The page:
After we caught up on each others day and munched on some cheese and crackers, I set the table and got ready for the first course. I had decided to start the meal with a hot bacon dressed spinach salad.  I had some bleu cheese, bacon, eggs, spinach and everything else in the fridge, so this was going to be an easily accessible dressing.  My mother makes a fantastic hot bacon dressing, but for some reason, I decided to not follow it and do something on my own.

I began by cutting up and cooking some bacon (while of course, tell our pup Nala 'no' - that girl loves her bacon!)  I was planning on using all the rendered grease for my dressing base, so I let it get nice and crispy before removing it with a slotted spoon (didn't want to waste any of the grease!)  I also only used two pieces of bacon since it was just the two of us I was cooking for, though I could have easily used more to get more grease for the dressing.  And honestly, who doesn't like stealing a treat of bacon here and there (except for my veggie friends of course!)

Note - I normally am not a "ooo, let's cook with grease!" type person.  But sometimes a special occasion calls for it - cheers to bacon grease!

Once I had all the grease in the pan, I added a scrambled egg that was mixed with water.  I quickly stirred the egg and crossed my fingers that it wouldn't scramble too badly.  ::sigh::  It scrambled, but not in the "I want scrambled eggs for breakfast" kind of way.  I pondered on whether I should bail on the plan and plop a bottle of bottled dressing on the table.  I figured, I already had mixed up my next (and final) ingredients, so I pushed forward to see what would happen.  Isn't that one of the many great things about cooking though?  Experimentation is a great thing and I moved on!

Some apple cider vinegar, sugar, corn starch (maybe I should have left this out and it wouldn't have been so thick?!), salt and pepper were mixed together and added to the base (after the obvious 'should I or shouldn't I' debate that I had with myself.)  I let it come all together and then pondered, "should I really serve this?" because of the texture.  I tasted it, add a bit more pepper.  It tasted good, but the texture wasn't what I wanted.  After asking hubs to taste it, he gave me a thumbs up that he would eat it because, "it was good, just not pretty."  Eh, I'll take it.

Our plates were prepped with spinach, red onions, bleu cheese and for me, a hard boiled egg (hubs doesn't "do" eggs on salads - I think that is crazy talk!)  I drizzled on the dressing and we sat down for our first course of the evening.  We also popped open a bottle of crisp Chandon champagne to enjoy throughout the meal. 

Overall, the dressing tasted great.  It was sharp in vinegar flavor but had the richness of, you guessed it, bacon.  Unfortunately, I didn't achieve the texture I was going for - the eggs had scrambled (obviously Angie...) and left me with a much thicker sauce than I intended.  But it was a great salad and we enjoyed the start to what would be a fantastic meal!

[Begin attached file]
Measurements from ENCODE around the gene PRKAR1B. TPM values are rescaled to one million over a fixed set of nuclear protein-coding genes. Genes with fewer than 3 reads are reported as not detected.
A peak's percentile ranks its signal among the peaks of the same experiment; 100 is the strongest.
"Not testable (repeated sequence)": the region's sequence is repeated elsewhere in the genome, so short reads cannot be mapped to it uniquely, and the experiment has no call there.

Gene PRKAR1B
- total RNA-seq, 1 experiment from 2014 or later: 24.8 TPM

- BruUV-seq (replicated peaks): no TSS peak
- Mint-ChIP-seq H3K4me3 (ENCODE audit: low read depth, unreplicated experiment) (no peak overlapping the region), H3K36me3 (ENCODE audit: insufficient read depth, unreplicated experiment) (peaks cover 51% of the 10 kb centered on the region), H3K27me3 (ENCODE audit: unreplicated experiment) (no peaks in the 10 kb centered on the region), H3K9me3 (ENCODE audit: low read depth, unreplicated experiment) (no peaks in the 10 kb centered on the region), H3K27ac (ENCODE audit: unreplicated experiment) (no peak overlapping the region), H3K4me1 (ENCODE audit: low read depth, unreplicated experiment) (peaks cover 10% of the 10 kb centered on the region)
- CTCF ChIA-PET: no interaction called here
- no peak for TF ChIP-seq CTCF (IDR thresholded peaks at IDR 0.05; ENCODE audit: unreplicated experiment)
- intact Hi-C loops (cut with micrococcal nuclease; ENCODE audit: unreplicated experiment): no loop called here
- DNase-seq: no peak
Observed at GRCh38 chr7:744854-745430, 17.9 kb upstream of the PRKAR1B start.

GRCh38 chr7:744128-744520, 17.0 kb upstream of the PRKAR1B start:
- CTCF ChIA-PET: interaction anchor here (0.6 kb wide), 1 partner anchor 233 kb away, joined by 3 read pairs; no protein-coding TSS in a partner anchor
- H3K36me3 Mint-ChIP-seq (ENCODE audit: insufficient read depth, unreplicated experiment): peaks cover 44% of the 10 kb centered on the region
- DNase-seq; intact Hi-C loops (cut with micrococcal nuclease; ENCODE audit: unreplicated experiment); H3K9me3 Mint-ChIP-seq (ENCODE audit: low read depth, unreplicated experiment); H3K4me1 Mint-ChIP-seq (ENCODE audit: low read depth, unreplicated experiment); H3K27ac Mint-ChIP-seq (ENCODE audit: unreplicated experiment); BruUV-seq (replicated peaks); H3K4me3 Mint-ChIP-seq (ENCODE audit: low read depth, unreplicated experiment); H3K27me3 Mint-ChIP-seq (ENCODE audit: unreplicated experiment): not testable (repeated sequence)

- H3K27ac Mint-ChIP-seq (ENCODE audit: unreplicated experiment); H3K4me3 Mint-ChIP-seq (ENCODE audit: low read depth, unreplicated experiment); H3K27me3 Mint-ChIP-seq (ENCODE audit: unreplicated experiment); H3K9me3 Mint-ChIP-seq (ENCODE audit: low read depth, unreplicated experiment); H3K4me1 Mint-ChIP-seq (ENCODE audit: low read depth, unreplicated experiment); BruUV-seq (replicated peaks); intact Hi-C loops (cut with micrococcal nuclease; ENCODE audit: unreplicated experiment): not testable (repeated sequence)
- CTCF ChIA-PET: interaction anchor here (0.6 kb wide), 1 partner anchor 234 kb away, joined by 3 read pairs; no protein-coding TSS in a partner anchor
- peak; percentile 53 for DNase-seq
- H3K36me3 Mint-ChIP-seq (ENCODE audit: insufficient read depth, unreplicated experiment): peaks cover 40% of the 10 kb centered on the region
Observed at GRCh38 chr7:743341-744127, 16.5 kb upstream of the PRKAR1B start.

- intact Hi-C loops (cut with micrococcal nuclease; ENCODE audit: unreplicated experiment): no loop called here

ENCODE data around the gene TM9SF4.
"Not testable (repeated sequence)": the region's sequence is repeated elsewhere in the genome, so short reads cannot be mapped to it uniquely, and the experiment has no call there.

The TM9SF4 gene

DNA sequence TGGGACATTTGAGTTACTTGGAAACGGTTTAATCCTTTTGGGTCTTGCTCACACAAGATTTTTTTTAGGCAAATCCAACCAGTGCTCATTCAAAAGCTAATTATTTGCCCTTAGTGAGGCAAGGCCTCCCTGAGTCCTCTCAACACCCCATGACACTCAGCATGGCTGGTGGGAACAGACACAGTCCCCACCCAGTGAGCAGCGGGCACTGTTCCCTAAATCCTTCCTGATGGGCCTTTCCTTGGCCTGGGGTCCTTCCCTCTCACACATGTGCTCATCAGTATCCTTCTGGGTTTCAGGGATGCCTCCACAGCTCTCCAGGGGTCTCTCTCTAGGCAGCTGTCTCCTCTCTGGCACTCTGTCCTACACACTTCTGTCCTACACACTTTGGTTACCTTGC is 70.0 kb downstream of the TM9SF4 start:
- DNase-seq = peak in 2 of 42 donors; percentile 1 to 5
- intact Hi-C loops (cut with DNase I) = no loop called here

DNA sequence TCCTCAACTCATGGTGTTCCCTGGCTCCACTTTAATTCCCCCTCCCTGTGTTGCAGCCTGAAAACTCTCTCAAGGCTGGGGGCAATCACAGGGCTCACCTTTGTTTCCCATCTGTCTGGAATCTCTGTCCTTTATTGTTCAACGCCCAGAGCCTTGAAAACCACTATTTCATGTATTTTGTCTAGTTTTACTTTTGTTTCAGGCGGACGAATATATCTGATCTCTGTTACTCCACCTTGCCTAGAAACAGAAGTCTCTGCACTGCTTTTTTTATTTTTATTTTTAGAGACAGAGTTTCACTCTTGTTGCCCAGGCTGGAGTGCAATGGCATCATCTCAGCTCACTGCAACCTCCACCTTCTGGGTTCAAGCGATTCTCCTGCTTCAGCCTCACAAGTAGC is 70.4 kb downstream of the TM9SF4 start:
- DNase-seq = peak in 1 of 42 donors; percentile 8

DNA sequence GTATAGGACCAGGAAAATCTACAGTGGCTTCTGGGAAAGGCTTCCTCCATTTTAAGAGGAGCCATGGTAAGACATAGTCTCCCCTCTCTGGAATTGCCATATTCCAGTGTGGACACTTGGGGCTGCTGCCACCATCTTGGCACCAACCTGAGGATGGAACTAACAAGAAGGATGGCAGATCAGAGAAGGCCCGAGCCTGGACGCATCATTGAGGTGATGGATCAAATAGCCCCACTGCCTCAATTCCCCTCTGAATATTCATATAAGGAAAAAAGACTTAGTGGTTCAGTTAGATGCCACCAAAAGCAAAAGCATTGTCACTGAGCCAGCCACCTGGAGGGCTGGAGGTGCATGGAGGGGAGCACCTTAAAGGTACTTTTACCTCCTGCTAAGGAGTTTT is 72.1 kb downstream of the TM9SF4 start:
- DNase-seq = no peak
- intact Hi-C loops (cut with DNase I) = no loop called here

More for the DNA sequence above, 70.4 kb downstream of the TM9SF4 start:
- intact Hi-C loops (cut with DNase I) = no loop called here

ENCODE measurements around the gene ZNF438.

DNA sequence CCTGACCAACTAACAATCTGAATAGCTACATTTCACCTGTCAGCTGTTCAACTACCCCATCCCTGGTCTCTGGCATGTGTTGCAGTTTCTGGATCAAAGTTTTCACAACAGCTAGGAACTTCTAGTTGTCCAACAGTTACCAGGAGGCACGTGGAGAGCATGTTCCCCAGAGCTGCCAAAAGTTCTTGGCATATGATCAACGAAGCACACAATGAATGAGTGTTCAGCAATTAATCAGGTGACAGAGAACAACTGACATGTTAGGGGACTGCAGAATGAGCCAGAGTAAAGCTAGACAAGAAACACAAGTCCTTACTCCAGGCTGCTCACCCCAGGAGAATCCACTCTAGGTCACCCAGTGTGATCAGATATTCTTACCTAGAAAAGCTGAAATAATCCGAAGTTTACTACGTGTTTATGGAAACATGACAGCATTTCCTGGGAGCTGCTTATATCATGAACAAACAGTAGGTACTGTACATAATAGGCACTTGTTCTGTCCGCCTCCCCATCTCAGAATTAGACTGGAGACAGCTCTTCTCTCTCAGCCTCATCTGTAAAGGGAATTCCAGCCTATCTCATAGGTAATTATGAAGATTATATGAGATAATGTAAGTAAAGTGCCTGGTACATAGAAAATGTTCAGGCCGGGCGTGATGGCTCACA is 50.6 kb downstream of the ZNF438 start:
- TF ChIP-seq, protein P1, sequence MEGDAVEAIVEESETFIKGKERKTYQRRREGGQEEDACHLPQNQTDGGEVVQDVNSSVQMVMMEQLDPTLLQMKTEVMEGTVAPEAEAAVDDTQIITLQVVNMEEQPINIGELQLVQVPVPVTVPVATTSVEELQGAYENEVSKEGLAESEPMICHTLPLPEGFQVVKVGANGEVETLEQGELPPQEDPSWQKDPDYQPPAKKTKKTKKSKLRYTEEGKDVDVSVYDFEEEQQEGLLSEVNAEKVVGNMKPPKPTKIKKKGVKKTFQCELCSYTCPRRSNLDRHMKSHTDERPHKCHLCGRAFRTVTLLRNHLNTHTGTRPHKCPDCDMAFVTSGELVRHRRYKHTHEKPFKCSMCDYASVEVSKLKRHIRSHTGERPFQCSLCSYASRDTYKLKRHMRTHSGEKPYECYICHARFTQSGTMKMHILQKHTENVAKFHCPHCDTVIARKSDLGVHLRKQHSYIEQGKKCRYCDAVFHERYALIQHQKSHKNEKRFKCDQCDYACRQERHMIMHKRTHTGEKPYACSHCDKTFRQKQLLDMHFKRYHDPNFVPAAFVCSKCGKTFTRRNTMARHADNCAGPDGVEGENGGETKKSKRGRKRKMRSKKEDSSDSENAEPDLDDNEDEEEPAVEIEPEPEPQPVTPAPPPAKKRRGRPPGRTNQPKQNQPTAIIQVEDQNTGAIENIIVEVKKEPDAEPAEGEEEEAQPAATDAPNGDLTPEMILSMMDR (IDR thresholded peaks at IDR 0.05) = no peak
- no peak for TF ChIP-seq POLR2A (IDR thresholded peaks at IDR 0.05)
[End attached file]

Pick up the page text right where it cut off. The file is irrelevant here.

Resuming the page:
I even whipped out the wedding china for our Monday night dinner.  Sure, it wasn't meatless Monday (and I promise I am still doing meatless once a week, just not always on Meatless Monday!), but at some point this week it will be.

What have you made recently that tasted great, but didn't look beautiful as intended?

Weekend Brunch at Home = Happiness

Friday, February 11, 2011 - 
Sunday's are Tim's favorite days.  He gets to wake up late and relax over coffee and the newspaper.  During football season, we watch the Packers in the afternoon..  It is also the day for grocery shopping.  But mostly, we are lazy and we like it that way.

I adore breakfast, so I usually start making it right away while he gets the coffee brewing.  Our default breakfast is a poached egg over potatoes.  It is so simple and I can still be lazy while making it.  A simple dicing of a few potatoes, parboiled in salted hot water, are simply pan fried with whatever seasoning I feel like that morning.  If we have some leftover lunch meat or smokey sausages, I'll add that to the mix too. Sometimes veggies go in there - tomatoes, peppers, etc. - whatever I have on hand.  All of this is topped with a runny poached egg.  Small serving and delicious for a Sunday morning.

Many times I'll opt for tea versus coffee.  Something about tea makes me want to relax a bit more - and I always grab the glass pot for my flower jasmine tea on the weekend.  Isn't it gorgeous?

Lazy Sunday's - I bet you didn't know that I love them being the over programmed person I am.  Well, now you know. It is a bit of happiness that I get with my best friend and I look forward to it every weekend.

What are you looking forward to cooking this weekend?

Spiced Maple Pork with Sweet Potato Hash

Wednesday, February 9, 2011 - 
When hubs and I buy pork, it is always a huge portion.  When there are only two of you, that means the pork roast can become six meals plus leftovers if you are lucky.  We had already made pork chops and pork fried rice, so I decided to make a basic roast this time around.

After allowing the pork to come to room temperature, I covered it in olive oil.  After seeing maple syrup in the pantry, I opted for a sweet and spicy pork.  I rubbed the pork with cayenne, thyme, salt and pepper and proceeded to bast it with maple syrup while it roasted in the oven.